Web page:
Clinton Chisholm | Did Jesus really exist?
IT IS perfectly legitimate to ask of any person in ancient history ‘did he/she really exist?’. Because we were not around back then to express personal knowledge of anyone’s existence, we have to repose faith or trust in persons, documents, artefacts and the like to prove the existence of any ancient individual, be that one Plato or Paul, Josephus or Jesus, Alexander the Great or Agrippa.
Apart from material written on stone or similar durable material, we have no original documents from the first century of this era and before.
No one, therefore, can be unquestionably proved to be a real existent in history, except through copies of original documents originally written on paper-like material. These copies are called manuscripts (mss.).
When drawing from such mss. we have to ask a few critical questions. 1) When was the original written? 2) What is the time gap between the original and the earliest copy available to us today? 3) How many copies do we have today?
Here is a shocking but indisputable fact. The New Testament (NT) (as a collection of documents) is superior to most in terms of time lapse between event and writing, superior to all in terms of time lapse between writing and earliest copy, and as well in terms of number of copies.
From event to writing, two authors have a shorter gap than the NT documents, namely the Greek historian Thucydides (who wrote about and during a war in which he was involved), the other is Pliny the Younger, Roman trial judge, who documented the trial of Christians and sent his report to Emperor Hadrian, seeking sentencing guidance for obstinate Christians.
Nonetheless, the earliest NT document that mentions Jesus’ crucifixion, burial and resurrection is Paul’s 1st epistle to the Corinthians. The date of writing by general scholarly consensus is about AD 40.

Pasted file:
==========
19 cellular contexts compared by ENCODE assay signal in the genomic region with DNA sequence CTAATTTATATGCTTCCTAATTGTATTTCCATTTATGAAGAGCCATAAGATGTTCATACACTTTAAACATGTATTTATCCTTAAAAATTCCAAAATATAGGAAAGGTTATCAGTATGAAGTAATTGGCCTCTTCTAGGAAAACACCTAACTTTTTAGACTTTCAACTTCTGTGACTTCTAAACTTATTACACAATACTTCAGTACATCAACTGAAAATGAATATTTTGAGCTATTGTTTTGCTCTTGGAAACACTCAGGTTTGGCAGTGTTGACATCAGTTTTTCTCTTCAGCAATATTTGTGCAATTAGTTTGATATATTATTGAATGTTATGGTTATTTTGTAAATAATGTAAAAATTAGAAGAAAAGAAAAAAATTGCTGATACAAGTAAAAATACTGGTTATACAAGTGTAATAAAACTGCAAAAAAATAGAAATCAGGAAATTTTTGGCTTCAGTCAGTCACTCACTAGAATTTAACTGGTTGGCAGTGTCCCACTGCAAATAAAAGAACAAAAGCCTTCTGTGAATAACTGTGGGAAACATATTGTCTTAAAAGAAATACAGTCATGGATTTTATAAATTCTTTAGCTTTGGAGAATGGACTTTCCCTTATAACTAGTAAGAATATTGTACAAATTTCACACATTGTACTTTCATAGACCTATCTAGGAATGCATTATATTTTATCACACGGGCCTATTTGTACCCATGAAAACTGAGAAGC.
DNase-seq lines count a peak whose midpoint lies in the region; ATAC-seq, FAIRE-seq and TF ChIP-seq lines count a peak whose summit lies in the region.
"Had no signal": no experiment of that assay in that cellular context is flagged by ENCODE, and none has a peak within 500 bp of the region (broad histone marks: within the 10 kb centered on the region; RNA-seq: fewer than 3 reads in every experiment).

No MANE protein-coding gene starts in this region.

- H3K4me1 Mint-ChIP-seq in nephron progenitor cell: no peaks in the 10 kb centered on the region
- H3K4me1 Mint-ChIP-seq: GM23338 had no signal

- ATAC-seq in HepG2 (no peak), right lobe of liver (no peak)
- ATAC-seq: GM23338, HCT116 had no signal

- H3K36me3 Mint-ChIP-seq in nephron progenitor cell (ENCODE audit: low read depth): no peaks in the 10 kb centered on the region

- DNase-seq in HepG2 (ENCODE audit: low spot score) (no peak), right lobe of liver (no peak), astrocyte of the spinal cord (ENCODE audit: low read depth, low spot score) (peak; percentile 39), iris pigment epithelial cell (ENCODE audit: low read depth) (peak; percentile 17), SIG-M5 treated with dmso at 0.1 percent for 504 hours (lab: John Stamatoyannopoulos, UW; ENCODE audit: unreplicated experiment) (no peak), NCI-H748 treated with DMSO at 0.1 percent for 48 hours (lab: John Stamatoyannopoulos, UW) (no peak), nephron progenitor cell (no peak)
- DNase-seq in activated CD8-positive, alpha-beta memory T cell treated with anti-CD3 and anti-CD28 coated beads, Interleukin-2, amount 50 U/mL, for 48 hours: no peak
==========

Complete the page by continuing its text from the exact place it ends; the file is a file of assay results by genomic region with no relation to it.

With reference to the gap between writing and earliest copy, the NT documents (as a whole collection) are superior to all, with a mere 225 years. The closest rival here is Homer’s Iliad, at 400 years.
Concerning number of copies, the NT is embarrassingly superior, with almost 6000 Greek manuscripts. The closest runner-up is again the Iliadat 643.
Beyond the gap concerns, one needs to probe a document to see if the author is reliable enough to be trusted for truth content, if the document, on its face, purports to be historical.
A couple noteworthy marks of trustworthiness in the Gospels would be the following:
1.Damaging material to the disciples of Jesus (betrayal, did not understand their master’s teaching, jockeying for power, rebuked by the Master, chief eyewitness/disciple rebuked as Satan).
2.Damaging or unhelpful material to their central case about the resurrection – Women as first witnesses of Jesus’ empty tomb (Matthew. 28; Mark. 16; Luke. 24; John. 20) When the testimony of women was worthless in a first century court!
So, if you doubt the reliability of the New Testament documents, then you have to cast doubt on almost all of classical literature that is written on paper-like material.
The NT documents affirm Jesus’ existence.
But here is something else to ponder. Assume, as some critics do, that Jesus never existed. How then do you deal with the fact that a prestigious Roman historian like Tacitus mentions that Jesus was crucified under Pontius Pilate?
In his Annals, 15.44 (written ± AD 115) while dealing with the fire of Rome, Tacitus says:
“Consequently to get rid of the report, Nero fastened the guilt and inflicted the most exquisite tortures on a class hated for their abominations, called Christians by the populace. Christus, from whom the name had its origin, suffered the extreme penalty during the reign of Tiberius at the hands of one of our procurators, Pontius Pilate …”
How can you crucify a non-existent person? Seriously, how? Jesus Christ was a real historical person. Tacitus corroborates the historicity of Jesus.
The modern atheist and specialist historian on Christian Origins, Bart Ehrman ,says:
“Up to this stage in our quest to see if the historical Jesus actually existed, I have been mounting the positive argument, showing why the evidence is overwhelming that Jesus really did live as a Jewish teacher in Palestine and was crucified at the direction of the Roman governor Pontius Pilate…” ( Ehrman, Did Jesus Exist? 2012, p. 177.)